Bottomline in class

I recently noticed a girl knitting in one of my class. The professor seemed perfectly ok with this. Doing things this casual in class in China can be very disrespectful. From my experiences with professors from many different places, it seems every culture or even say every individual has their own taboo and bottomline in class.

In most Chinese people’s understanding, drinking is probably alright but eating can be disrespectful. Talking, sleeping is not cool either. In the modern time, you can also add texting or chatting online to the list. So to me, knitting in class is unheard of. I was astounded to be honest.

The strict standard is sort of softened a little bit, probably because the western mind blew in more.

I once had an English teacher Magnus Wilson from London. He was extremely strict about sleeping in class. He wouldn’t even tolerate slacking sitting like putting your head on your folded arms on the table. Whenever he finds one like this, he would definitely be very angry and ask you to go out. He would still put your stuff outside, even after you say sorry and ask for forgiveness.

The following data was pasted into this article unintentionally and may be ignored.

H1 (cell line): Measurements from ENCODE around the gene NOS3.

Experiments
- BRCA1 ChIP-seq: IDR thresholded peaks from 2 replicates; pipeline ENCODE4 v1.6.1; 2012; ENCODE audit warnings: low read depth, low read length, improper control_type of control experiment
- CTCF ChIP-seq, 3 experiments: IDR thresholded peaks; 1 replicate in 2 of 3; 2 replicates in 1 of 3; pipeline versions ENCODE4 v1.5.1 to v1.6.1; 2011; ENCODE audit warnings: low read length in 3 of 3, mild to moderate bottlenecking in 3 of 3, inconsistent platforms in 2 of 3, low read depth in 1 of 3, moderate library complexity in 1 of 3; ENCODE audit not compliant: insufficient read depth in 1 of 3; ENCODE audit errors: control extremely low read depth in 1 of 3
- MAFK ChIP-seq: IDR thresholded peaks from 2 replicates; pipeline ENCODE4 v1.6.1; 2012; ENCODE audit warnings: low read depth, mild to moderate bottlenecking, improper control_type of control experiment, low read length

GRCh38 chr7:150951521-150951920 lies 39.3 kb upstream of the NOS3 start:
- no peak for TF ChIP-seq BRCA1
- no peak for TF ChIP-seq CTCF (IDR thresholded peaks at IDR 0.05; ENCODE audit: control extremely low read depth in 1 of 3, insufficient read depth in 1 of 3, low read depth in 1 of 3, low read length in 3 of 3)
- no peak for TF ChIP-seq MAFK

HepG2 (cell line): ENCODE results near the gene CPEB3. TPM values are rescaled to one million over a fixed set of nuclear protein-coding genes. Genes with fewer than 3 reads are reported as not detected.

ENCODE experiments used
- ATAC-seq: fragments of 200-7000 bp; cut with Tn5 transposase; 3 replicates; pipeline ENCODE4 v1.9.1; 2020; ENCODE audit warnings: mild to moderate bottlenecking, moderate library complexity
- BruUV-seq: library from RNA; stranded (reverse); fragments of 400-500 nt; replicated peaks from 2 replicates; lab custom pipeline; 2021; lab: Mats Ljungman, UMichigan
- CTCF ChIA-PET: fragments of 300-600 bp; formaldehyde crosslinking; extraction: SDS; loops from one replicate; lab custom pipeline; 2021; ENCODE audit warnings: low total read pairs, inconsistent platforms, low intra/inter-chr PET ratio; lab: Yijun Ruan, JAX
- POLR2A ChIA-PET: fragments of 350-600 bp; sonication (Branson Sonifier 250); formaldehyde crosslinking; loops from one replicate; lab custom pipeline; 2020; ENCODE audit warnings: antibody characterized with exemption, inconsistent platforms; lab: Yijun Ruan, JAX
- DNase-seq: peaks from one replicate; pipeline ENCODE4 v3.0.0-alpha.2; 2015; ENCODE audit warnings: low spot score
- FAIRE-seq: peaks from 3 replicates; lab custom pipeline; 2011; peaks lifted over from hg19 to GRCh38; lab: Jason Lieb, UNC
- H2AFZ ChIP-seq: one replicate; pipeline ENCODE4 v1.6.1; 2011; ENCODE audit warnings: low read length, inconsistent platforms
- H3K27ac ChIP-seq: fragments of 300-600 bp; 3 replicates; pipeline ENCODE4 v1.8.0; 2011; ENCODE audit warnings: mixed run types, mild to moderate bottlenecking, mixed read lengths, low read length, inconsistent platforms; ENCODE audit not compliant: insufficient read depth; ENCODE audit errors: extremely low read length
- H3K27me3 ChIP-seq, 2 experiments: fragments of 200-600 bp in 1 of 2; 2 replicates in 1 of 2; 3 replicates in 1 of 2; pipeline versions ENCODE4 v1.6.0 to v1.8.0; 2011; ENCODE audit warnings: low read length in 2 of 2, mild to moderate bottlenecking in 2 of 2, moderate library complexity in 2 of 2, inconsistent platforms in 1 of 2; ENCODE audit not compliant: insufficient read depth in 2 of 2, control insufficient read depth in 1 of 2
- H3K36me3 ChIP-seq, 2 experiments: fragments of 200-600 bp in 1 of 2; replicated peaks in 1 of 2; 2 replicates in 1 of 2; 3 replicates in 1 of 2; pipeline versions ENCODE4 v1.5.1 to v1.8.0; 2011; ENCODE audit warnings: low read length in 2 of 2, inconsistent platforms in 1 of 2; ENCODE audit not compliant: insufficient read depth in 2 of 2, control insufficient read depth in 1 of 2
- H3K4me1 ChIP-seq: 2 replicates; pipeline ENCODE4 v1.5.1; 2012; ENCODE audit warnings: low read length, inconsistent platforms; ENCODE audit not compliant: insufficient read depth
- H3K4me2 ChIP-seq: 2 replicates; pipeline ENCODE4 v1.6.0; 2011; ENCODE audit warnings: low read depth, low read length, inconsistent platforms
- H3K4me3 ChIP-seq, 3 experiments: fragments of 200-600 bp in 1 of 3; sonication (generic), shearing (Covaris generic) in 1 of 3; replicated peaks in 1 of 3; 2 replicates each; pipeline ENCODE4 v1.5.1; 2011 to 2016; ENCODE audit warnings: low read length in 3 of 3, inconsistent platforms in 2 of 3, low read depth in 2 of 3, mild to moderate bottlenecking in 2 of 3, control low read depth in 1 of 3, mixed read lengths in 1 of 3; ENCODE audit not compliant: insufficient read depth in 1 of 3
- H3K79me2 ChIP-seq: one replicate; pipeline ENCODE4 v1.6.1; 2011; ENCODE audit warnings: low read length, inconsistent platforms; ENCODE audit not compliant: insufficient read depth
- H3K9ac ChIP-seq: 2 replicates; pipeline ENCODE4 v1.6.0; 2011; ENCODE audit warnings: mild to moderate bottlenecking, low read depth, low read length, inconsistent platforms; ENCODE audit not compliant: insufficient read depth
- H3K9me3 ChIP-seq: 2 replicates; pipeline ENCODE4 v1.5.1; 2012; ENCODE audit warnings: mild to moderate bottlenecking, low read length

Another teacher for my English writing class was from Dallas, Texas. David hated to see people eating breakfast in the classroom, no matter in class period or during the break. Our class was an eight o’clock morning session one. His theory was you should prepare yourself fully before you come to class. He has this standard because he gets up at five and believes that students should at least get up at seven. We all live on campus, so one hour is more than enough for a breakfast. Well, what can I say. Back then, normally I just chose to skip breakfast or had it after his class.

There is nothing wrong about this, just sometimes it is weird to me. In-class atmosphere is always too casual for me. Another thing to adjust to.


Author: Yue Zhang

Graduate student currently studying at University of Westminster, London. For my passion in storytelling, I am adventuring abroad to learn more.

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